Hi, Thank you for providing such great information regarding BHRT, this has been a great resource and one of the best sites I have visited. My question is: I am currently going through peri-menopause; while back in July my hormones levels tanked and I started having terrible problems with hot flashes and night sweats, after about 3 mos in and no period blood test confirmed my levels are very low. I decided to go with BHRT cream and within a week I could tell a huge difference. I do have uterus and my cream included Bi-est (50-50) plus P Plus T 1.8 mg plus 200 mg plus 5mg/ml cream. On my second month in I started my period within another 10 days I started bleeding again for about 3 weeks straight. During this time I was given a 7 day supply of 10 mg oral progestin this didn’t help slow down the heavy bleeding and returned to talk back to my doctor. I was told most likely I was not absorbing the progesterone. I explained my concerns of not really wanting to take the oral progesterone and was changed over to 100 mg progesterone capsule finally after about 7 more days this meds had stop the bleeding. While during this time frame of a few weeks of bleeding, I decided to get in with my regular gyno for an ultrasound although I had one in 2018 for a side pain in which everything was healthy and looked normal. I want to make sure I am getting on track and taking the oral progesterone with using the cream is the better safer option. It was also mentioned that I might consider pairing the Mirena insert with BHRT cream I am not really crazy about that idea. I always had a regular cycle with no issues and only took birth control for a short time frame in my early twenties. At age 47 I am hoping I am on the right track to have a well balance and using the least I can and feel confident in making good choices. Any suggestions or feedback is greatly appreciated.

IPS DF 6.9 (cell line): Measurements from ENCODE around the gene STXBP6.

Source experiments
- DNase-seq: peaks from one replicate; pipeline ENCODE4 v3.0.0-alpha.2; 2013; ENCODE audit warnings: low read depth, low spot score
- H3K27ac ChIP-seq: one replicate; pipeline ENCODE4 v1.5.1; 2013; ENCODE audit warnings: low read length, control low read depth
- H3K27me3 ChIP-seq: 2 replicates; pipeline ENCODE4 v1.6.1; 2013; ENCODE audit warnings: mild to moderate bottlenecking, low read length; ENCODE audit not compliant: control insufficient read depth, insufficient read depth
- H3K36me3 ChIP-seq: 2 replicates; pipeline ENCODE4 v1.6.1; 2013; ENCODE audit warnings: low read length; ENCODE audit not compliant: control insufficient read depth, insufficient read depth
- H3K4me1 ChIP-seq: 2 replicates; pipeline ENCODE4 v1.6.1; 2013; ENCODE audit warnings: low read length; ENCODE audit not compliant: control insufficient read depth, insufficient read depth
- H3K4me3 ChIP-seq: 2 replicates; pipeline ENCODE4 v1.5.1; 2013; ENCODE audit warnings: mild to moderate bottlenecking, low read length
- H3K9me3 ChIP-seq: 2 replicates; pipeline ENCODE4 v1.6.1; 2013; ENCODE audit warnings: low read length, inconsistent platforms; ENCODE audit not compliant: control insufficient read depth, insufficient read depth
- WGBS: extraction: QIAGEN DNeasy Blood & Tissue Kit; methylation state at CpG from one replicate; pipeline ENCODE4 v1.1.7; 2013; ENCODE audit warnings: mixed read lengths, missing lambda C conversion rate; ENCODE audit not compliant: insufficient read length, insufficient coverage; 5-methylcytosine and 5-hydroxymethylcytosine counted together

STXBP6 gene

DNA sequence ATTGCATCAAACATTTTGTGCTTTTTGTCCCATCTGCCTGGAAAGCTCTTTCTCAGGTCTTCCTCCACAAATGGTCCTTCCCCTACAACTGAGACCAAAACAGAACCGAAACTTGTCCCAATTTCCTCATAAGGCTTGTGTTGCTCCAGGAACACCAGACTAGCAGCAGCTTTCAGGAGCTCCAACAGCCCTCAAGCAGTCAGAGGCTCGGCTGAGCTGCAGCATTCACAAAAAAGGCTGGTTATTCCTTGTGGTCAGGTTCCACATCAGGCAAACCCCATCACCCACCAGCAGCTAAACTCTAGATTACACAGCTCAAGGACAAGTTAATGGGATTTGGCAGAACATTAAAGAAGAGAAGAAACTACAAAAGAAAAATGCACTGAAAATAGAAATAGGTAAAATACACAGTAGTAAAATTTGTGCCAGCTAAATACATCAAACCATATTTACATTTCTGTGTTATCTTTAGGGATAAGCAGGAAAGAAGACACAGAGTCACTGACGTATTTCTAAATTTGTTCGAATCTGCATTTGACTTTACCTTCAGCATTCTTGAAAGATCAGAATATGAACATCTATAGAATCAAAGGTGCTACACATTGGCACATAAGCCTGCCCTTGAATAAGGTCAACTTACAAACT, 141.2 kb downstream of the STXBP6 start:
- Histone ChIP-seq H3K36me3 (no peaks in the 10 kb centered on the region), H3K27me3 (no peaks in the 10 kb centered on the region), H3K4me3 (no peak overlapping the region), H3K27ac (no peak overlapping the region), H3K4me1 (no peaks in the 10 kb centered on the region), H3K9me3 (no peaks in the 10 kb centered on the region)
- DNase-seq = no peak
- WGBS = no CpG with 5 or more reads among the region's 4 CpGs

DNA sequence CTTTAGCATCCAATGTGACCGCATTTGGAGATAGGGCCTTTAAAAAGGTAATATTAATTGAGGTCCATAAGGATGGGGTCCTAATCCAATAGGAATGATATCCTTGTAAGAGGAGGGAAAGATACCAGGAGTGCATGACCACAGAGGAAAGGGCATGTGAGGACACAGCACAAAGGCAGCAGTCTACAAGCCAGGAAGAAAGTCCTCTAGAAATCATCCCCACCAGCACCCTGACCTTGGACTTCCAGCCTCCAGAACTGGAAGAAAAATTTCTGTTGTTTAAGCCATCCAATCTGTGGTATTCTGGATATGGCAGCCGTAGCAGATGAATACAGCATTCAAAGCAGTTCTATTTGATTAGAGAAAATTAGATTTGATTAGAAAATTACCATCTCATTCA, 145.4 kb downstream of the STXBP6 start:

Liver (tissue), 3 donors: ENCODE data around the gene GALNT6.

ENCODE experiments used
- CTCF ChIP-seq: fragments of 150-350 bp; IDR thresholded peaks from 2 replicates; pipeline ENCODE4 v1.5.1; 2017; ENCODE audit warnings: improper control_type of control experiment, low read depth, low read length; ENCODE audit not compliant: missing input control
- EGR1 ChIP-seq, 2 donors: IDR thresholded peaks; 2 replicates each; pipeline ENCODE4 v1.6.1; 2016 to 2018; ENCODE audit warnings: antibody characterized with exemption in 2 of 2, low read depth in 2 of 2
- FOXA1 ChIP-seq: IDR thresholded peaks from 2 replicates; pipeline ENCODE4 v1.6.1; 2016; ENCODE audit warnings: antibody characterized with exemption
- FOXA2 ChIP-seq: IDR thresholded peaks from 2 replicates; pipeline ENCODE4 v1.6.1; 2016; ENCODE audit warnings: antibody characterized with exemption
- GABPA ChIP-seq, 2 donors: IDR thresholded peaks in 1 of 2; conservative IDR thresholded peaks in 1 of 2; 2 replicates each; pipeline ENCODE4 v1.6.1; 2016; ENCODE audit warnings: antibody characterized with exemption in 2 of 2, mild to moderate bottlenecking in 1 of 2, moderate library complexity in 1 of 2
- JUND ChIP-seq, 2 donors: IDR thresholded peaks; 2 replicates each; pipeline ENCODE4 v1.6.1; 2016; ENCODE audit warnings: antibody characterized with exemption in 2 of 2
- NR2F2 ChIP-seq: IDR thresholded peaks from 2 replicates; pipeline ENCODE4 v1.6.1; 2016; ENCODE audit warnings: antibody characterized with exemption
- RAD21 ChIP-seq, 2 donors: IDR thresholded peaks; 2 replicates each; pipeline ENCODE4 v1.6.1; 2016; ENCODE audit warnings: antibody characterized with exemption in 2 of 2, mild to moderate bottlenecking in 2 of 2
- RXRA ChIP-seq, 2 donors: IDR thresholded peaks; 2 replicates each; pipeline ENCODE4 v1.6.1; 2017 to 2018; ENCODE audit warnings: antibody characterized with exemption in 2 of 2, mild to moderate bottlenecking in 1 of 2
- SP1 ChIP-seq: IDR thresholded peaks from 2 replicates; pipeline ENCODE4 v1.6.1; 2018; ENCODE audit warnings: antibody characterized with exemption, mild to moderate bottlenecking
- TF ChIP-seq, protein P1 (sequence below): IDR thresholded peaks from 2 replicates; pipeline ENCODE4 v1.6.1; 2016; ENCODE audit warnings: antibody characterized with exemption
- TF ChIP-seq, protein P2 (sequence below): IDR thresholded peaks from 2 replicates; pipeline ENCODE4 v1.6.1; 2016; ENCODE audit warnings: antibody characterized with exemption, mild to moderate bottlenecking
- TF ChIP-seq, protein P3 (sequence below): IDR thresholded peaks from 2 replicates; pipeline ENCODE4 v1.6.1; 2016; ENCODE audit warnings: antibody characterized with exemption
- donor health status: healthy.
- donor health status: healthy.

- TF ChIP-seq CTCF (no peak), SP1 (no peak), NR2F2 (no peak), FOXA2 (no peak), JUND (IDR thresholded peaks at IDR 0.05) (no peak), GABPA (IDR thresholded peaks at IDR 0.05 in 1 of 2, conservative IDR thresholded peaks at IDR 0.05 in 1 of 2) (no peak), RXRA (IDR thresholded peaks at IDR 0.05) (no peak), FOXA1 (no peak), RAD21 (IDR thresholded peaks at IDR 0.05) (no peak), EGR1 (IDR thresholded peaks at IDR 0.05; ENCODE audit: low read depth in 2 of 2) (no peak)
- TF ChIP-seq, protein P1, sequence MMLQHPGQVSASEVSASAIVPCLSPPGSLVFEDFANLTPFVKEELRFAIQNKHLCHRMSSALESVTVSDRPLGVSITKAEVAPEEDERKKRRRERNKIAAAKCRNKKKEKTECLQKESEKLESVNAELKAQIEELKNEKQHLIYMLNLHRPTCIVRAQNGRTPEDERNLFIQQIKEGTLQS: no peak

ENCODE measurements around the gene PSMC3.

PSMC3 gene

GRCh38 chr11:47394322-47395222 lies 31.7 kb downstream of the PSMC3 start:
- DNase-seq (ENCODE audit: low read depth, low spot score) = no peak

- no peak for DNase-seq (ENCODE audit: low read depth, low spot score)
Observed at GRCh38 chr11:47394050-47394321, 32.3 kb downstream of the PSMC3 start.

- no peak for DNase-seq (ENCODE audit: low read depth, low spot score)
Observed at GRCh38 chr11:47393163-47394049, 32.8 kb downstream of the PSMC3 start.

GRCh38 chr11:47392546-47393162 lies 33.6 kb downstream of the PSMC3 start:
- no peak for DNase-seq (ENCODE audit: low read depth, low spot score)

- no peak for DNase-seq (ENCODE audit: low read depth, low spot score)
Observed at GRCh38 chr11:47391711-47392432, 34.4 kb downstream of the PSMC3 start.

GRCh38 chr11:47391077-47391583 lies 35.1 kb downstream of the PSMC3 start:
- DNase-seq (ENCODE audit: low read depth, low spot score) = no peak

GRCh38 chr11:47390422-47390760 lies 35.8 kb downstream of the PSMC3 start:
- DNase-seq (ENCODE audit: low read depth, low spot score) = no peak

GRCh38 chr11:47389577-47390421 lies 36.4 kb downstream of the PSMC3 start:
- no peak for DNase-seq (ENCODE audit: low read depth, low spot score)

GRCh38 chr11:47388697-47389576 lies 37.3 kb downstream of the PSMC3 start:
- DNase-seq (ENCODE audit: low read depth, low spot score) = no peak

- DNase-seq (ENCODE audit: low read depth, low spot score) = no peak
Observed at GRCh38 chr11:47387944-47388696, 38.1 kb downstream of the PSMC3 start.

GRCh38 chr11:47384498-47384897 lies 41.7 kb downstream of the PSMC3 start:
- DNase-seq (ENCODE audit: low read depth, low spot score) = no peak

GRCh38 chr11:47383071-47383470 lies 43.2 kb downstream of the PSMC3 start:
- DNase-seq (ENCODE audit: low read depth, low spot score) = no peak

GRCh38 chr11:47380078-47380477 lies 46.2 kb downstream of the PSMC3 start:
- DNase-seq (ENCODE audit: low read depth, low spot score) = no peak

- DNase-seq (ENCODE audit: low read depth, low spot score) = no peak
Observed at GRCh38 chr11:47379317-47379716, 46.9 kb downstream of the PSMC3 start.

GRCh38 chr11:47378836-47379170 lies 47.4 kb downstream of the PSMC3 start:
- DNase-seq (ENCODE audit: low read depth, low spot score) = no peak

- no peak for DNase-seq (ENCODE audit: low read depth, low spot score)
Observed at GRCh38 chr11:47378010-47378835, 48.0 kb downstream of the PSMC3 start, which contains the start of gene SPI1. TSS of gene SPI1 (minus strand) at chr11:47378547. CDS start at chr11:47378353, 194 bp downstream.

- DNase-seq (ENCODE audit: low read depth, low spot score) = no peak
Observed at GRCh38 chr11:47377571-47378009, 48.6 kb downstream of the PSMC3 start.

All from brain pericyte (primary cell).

First off, for a woman new to BHRT, we don’t like to combine so many hormones into one cream. If issues arise and the dose needs to be modified, that inital cream can’t be used. Typically, we will not start a woman on a 50:50 ratio right away. We will start with an 80/20 ratio to see how she responds. We will usually wait on the testosterone for later, once the Biest dose is optimized. Finally, we will prescribe a bioidentical progesterone sustained release capsule, instead of using a cream. This is important if the woman still has her uterus.
PYHP 085 Full Transcript:
Dr. Maki: Hello everyone. Thank you for joining us for another episode of the Progress Your Health Podcast. I’m Dr. Maki
Dr. Davidson: And I’m Dr. Davidson.
Dr Maki: How you doing this morning?
Dr. Davidson: I’m doing great. How are you?
Dr. Maki: Pretty good. Pretty good. The weather’s nice. We’re still in lockdown, but we’re getting a lot of podcasts done.
Dr. Davidson: That’s certainly are.
Dr. Maki: Good thing, we’re going to do another question. We have a few to catch up on so this is very appropriate. This one is from Monica. Dr. Davidson once you go ahead and read the question.
Dr. Davidson: Sure. I know we’re on this kind of trend answering questions, but we’ve got some really great ones on the website and by email. So definitely I appreciate all your listeners and readers, you know sending in your questions so they can help everybody else. So this question is from Monica. Hi, thank you for providing such great information regarding BHRT in this has been a great resource in one of the best sites. I have visited now, you know why we’re answering Monica’s question, right?
Dr. Maki: She’s very complimentary. I like it.